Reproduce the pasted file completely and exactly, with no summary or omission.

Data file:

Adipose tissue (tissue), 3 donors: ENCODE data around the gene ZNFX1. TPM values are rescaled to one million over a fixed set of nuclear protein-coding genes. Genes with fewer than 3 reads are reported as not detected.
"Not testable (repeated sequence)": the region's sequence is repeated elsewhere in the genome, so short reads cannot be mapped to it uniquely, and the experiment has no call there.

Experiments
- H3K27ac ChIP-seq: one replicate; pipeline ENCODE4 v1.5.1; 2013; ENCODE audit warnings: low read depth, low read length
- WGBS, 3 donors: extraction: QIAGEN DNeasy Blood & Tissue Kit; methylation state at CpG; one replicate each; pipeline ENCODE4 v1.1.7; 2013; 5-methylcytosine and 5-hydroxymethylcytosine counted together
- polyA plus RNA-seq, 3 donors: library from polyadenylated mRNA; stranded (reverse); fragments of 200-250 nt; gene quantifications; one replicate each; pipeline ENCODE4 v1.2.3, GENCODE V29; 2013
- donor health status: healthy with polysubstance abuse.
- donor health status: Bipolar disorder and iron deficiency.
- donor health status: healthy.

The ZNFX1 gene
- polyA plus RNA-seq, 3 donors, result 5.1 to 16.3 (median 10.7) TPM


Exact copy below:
Adipose tissue (tissue), 3 donors: ENCODE data around the gene ZNFX1. TPM values are rescaled to one million over a fixed set of nuclear protein-coding genes. Genes with fewer than 3 reads are reported as not detected.
"Not testable (repeated sequence)": the region's sequence is repeated elsewhere in the genome, so short reads cannot be mapped to it uniquely, and the experiment has no call there.

Experiments
- H3K27ac ChIP-seq: one replicate; pipeline ENCODE4 v1.5.1; 2013; ENCODE audit warnings: low read depth, low read length
- WGBS, 3 donors: extraction: QIAGEN DNeasy Blood & Tissue Kit; methylation state at CpG; one replicate each; pipeline ENCODE4 v1.1.7; 2013; 5-methylcytosine and 5-hydroxymethylcytosine counted together
- polyA plus RNA-seq, 3 donors: library from polyadenylated mRNA; stranded (reverse); fragments of 200-250 nt; gene quantifications; one replicate each; pipeline ENCODE4 v1.2.3, GENCODE V29; 2013
- donor health status: healthy with polysubstance abuse.
- donor health status: Bipolar disorder and iron deficiency.
- donor health status: healthy.

The ZNFX1 gene
- polyA plus RNA-seq, 3 donors, result 5.1 to 16.3 (median 10.7) TPM